Create in me a Clean Heart?

Tonight in church we sang this song by Keith Green. I was introduced to Keith Green by my high school mate, P, and this song was probably one of the first I heard of Keith’s. For years I was a “died in the wool” Keith Green fan. I owned all his albums. I tried to mimic his piano playing. I mail-ordered and shared all the tracts produced by his Last Days Ministries organization (there was one on homosexuality… I now have NO idea what it said). I wanted to be holy, as Keith undoubtedly was.

As my journey towards self-acceptance has progressed over recent years, I’ve shied away from songs like this one. To me, they represent the struggle to be someone I’m not. This song is based on Psalm 51, written by King David after his sin of adultery was found out. Until now, every time I sang create in me a clean heart, O God, I was imagining David repenting of his adultery with Bathsheba. Every time I sang create in me a clean heart, O God, I was praying for forgiveness for my own sexual sins. No, not just for my sins, but for my temptations. For my desires. Create in me a clean heart meant “please make me straight”. Please make me desire my wife. Please make me the person I think you want me to be. Cast me not away from your presence, oh Lord meant that if I wasn’t straight, I could very well end up in hell. Take not your Holy Spirit from me represented the fear that if I wasn’t straight, I could no longer be Christ’s servant in this world.

So I find myself tonight, in my new church, surrounded by gay and lesbian and other queer and not-so-queer people who accept me as I am… It all seems rather normal. And I’m wondering, why are we singing this song? I’m no longer sure what it means to have a “clean heart”. I’m not even convinced that there is a hell, apart from the hell that exists here on earth for many of God’s children. And I believe that as Father/Mother, God gives good gifts to his children. And he doesn’t take them away.

In some way, the rest of this psalm still resonates:

Renew a right spirit within me. The spirit of Christ, whose genuine love and acceptance and raw honesty changes the world forever.

Restore unto me the joy of your salvation. Let me experience anew the joy of knowing the presence of God in me.


As we took communion, I smiled as I watched a couple take communion together. These two men kissed each other on the lips as they walked back to their seats. I believe it was their first time in our church. Maybe it was their first time taking communion as a couple? I wondered what their journey to this point had been. What was it like to find a church where they can be open about the love they have for each other? Where their love can be celebrated publicly during that most somber of sacraments?

While this was happening, the worship leader was singing a different song:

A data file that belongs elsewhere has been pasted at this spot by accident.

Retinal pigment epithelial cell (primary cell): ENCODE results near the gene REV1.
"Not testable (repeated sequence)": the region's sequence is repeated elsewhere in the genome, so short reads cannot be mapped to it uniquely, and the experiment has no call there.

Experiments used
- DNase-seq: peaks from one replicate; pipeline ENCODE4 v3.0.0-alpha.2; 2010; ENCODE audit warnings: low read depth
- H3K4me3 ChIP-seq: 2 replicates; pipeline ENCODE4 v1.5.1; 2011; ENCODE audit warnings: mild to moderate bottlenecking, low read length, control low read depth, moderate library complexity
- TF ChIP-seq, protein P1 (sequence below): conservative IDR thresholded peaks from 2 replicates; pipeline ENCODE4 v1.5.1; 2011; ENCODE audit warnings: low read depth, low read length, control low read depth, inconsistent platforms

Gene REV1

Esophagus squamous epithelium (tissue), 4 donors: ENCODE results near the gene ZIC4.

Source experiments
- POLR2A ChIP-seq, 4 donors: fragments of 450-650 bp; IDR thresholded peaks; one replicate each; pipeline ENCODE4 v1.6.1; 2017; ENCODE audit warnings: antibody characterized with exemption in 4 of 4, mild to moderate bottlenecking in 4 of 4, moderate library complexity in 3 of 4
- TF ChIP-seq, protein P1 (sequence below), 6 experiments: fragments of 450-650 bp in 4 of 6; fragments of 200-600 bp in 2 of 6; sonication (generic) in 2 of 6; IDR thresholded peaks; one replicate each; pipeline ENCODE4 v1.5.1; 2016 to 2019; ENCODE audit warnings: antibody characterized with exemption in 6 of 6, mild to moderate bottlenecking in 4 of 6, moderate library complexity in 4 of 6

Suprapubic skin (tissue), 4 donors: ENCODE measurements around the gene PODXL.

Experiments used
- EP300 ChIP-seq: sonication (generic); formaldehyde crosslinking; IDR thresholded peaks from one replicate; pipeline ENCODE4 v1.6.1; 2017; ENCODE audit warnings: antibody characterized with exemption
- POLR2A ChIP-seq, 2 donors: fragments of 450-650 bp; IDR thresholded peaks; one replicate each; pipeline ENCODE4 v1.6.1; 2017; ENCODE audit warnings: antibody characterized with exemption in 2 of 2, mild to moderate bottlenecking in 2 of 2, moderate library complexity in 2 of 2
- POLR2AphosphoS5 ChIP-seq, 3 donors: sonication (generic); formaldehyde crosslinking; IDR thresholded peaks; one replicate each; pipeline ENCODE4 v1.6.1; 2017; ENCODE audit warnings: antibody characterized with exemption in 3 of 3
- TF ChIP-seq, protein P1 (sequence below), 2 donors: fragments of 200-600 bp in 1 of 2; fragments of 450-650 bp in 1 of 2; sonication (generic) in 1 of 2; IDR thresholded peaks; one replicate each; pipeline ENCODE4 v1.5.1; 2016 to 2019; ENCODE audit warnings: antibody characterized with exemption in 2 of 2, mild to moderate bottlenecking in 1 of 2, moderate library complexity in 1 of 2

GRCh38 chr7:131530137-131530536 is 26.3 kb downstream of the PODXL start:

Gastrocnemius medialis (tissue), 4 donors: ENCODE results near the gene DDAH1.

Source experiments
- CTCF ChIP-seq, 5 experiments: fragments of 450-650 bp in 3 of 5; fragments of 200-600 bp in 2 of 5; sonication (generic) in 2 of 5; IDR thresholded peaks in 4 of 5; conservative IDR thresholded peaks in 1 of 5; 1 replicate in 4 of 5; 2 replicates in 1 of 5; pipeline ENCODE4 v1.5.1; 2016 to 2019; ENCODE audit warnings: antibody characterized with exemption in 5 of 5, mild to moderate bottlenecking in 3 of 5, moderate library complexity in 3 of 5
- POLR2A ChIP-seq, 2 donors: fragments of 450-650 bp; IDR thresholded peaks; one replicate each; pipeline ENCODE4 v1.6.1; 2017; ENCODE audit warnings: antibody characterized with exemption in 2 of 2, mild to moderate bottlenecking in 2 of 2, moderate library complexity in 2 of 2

Come as you are. That’s how I want you.
Come as you are. Feel quite at home.
Close to my heart, Loved and forgiven,
Come as you are, Why stand alone.

No need to fear, Love sets no limits,
No need to fear, Love never ends.
Don’t run away, Shamed and disheartened
Rest in my love, trust me again…

This song, by Sr. Deirdre Browne, describes what I believe to be the heart of Christianity. It is how Jesus lived and loved. It is what the church is called to say and to be. This is the new wine, replacing the old wine. This is grace fulfilling the law, thus making the law obsolete. This is love overcoming fear. This is the freedom Christ brought to each one of us. Our shame might bring us to the cross, but our loving Maker takes our shame onto that cross and gives us each a clean heart, a right spirit, and gifts us with The Holy Spirit. We no longer need to fear, as David did, that we will be “cast away” from God’s Presence. It is finished. We are his. Just as we are.

Just as I am.


Tonight at church we watched The Chronicles of Narnia: The Lion, The Witch, and the Wardrobe. My wife was supposed to preach, but sleep apnoea prevented her from being up to it, so she decided to put on the DVD for the faithful few who showed up.

Back in November, when I told her I had to accept myself as a gay man and started talking about leaving, she described gay sex as being my “turkish delight” (I received this as an accusation). Edmond in the movie is seduced by the white witch with pormises of more turkish delight, and is willing to even betray his siblings in order to satisfy his culinary cravings.

In some ways I thought the analogy was appropriate… was I really willing to sacrifice my family – my loving wife, three wonderful kids, my in-laws whose generosity has won my heart, the respect of my own siblings who will have difficulty accepting me if I walk away from my wife, for an uncertain future of possible or improbable sexual fulfilment?

Watching this movie again raises questions again:

How do I weigh what I might lose against my desire for sexual integrity and fulfilment?

My sexual identity is not all there is of me…but it is more than just “turkish delight.” To be sure, there is great physical pleasure to be had, and in a way this is like candy. But didn’t Jesus even recognize sexual orientation as basic to our overall identity when he spoke about natural eunuchs (see my link “born eunuchs” for more on this)?

Clearly, the movie portrays Edmond’s desire for turkish delight to be sinful… Up until six months ago I considered my sexual desires sinful. Now I do not see my homosexual desires as any different to my brother’s heterosexual desires. It’s what we do with them that has the potential to be sinful… Would divorcing my wife be a sin? Would it harm my children? I’m not sure of the answers to these questions, and in the meantime I am content to stay where I am – choosing simultaneously to accept my sexuality and to be faithful to my wife and kids. Am I crazy?